On with the plot – there are four men, who a long time ago, well let’s just say that they obtained a large sum of money through disreputable means. Their names are Al Costello, Manuel Prado, Henry Mail and the fourth is simply known as Oberon. They own a company and since they all do not have children, they have left their assets to each other in the event of death. The company seems self-sustaining and they have since gone separate ways and live very comfortable lives.

The first of the four that we meet is Al Costello. He is playing tennis at a luxurious hotel resort. After the game, he packs his sports bags and heads to the cubicles for a shower and to change. Unfortunately for him, someone has planted a bomb in his sports bag and well, you can guess the rest. Goodbye Mr. Costello.

Next we meet Manuel Prado. After a hard day at the office, he prepares to leave work for home. As he starts his car – you guessed it – a bomb goes off. Goodbye Mr. Prado.

Now we are introduced to Oberon (Nikola Popovic). He is reading the newspaper. Thankfully it is packed with information or us poor viewers would have no idea what is happening. Firstly Oberon reads that his two ex-partners have gone up in flame. He also reads that Captain Tom Rowland is in the country investigating a missing nuclear physicist and a strange imbalance in gold payments. And finally, that the world’s most famous detective, Joe Walker is holidaying in the country. What country are we in? I don’t know – they don’t tell us – let’s just say it looks sunny and European.

Naturally enough, with partners dropping like flies, Oberon is concerned about events, and suggests that his secretary, Joan Durrant (Maria Perschy) contacts Walker for help. She does this. As Walker is driving along, she hails him by standing in the middle of the road. But she doesn’t ask for protection for her boss. No, she asks Walker to find the missing nuclear physicist, Bob Carroll. She hands over three thousand dollars and her only clue – the contact details for a stage actress named Nancy Wright who knows about the disappearance. Walker accepts the case.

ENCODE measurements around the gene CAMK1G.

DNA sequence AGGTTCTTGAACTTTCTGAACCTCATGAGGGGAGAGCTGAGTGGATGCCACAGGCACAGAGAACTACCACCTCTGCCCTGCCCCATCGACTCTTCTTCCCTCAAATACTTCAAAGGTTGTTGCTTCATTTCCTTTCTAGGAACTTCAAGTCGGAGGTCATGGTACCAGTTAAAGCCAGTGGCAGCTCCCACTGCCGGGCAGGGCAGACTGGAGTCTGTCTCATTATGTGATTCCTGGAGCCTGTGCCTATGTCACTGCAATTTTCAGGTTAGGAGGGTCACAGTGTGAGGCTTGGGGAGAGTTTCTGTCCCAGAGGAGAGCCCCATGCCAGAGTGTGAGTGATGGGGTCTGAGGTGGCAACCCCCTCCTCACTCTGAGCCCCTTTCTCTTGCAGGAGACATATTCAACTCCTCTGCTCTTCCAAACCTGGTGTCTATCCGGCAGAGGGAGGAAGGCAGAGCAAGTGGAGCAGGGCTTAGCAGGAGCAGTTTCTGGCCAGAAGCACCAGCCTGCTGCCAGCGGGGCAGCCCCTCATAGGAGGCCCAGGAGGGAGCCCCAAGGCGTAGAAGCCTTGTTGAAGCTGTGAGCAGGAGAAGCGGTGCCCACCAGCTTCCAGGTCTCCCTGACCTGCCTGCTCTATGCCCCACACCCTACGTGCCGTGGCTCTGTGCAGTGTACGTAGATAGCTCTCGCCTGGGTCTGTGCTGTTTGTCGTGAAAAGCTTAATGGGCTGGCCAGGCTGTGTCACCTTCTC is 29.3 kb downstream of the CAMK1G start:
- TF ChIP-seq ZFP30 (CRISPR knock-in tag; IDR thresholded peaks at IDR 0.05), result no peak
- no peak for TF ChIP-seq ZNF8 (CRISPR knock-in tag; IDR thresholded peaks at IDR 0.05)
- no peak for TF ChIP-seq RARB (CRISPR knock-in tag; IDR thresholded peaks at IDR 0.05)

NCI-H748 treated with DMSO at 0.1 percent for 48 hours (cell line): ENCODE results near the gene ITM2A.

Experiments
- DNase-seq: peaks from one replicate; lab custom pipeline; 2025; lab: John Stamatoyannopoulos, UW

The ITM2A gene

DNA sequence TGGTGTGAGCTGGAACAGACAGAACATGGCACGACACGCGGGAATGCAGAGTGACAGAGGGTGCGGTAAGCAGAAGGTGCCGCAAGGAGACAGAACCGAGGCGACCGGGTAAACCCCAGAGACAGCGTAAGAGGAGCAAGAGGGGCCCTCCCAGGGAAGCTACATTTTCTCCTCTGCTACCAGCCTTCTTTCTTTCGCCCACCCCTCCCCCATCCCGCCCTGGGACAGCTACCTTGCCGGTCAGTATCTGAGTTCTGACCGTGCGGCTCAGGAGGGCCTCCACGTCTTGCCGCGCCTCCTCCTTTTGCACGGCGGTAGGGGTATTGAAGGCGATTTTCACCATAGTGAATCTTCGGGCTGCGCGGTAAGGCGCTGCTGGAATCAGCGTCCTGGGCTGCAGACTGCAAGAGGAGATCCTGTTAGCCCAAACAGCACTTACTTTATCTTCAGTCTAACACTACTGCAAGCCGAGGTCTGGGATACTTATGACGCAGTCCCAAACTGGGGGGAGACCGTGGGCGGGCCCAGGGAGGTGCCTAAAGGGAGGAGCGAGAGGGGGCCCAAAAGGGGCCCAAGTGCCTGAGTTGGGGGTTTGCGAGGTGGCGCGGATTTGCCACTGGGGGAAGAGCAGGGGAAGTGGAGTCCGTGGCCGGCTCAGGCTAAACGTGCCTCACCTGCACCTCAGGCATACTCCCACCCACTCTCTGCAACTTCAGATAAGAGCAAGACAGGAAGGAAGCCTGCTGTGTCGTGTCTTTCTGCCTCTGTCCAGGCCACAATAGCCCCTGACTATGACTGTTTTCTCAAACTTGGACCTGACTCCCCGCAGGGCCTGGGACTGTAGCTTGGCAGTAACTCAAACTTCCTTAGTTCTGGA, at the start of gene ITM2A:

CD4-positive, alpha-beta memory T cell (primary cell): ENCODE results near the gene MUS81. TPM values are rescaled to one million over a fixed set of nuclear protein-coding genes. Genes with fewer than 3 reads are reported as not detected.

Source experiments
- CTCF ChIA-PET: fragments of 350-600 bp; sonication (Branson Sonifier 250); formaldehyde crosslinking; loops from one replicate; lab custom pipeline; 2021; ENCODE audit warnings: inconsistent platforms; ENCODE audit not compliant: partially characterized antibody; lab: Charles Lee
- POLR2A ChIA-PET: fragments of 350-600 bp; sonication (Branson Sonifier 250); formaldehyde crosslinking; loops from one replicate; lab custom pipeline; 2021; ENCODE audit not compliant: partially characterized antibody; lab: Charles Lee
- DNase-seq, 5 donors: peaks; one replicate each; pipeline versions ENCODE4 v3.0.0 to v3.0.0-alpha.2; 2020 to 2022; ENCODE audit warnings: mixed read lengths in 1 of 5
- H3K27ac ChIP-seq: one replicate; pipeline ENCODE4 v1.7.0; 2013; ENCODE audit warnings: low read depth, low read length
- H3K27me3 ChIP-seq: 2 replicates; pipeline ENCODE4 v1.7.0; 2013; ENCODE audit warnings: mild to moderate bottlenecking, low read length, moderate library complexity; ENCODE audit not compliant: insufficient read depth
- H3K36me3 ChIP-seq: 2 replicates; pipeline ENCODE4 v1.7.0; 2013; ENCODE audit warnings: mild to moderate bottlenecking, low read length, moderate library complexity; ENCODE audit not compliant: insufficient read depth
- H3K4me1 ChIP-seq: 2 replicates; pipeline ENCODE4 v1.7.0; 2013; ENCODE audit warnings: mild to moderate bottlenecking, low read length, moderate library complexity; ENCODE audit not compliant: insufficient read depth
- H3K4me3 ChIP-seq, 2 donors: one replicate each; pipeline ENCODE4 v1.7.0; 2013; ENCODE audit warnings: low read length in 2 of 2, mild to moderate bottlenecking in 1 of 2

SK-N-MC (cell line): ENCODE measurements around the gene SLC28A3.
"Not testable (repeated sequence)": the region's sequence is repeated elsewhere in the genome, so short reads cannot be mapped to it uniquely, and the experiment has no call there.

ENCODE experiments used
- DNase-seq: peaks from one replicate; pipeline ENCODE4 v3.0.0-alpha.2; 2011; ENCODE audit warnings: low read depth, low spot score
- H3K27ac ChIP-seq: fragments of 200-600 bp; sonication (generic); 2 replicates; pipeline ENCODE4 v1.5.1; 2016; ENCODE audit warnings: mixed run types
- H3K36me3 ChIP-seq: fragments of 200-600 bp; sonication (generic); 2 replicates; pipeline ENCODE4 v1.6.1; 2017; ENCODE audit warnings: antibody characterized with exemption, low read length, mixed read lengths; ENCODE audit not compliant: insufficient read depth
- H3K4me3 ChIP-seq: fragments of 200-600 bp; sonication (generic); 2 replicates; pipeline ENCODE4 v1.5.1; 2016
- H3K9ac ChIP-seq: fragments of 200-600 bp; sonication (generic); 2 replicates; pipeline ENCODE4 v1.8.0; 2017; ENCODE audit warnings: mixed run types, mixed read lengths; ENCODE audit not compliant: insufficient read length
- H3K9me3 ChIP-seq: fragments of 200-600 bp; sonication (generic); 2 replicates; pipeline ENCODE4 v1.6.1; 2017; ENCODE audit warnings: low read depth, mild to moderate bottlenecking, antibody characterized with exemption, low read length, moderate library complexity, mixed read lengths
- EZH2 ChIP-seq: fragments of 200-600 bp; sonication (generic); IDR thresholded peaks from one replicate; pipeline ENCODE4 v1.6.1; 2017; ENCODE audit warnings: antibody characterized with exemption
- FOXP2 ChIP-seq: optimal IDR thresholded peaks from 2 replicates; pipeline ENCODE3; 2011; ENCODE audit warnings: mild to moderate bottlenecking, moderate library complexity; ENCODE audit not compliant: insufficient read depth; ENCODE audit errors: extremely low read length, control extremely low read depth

When Walker gets back to his hotel a girl is waiting for him in his room. Her name is Bobo and she wants protection from a jealous boyfriend. Walker agrees to help her too, but first things first. He phones up Nancy Wright (Liliane Dulovic) and arranges a meeting. Walker is about to head out when Bobo gets scared. She says she’ll be alone. Walker slides his mother’s ring onto her finger, and calmly tells her that while she is wearing the ring, she’ll never be alone. It seems pretty lame to me, but somehow it convinces Bobo to stay put. Walker heads off for his rendezvous with Wright.

Outside as Walker makes his way to his car, a thug tries to stop him. Walker disposes of this nuisance quickly, only to have the thug’s partner sneak up with a gun. The partner gets in the car and orders Walker to drive. Next comes one of my favourite set pieces from the film. Walker doesn’t have an ejector seat in his car, but with some sneaky seat adjustment and some deft driving, he still manages to send his unwanted guest flying from the car (you may have guessed the car is a convertible – or otherwise the thug would have flown into the roof.)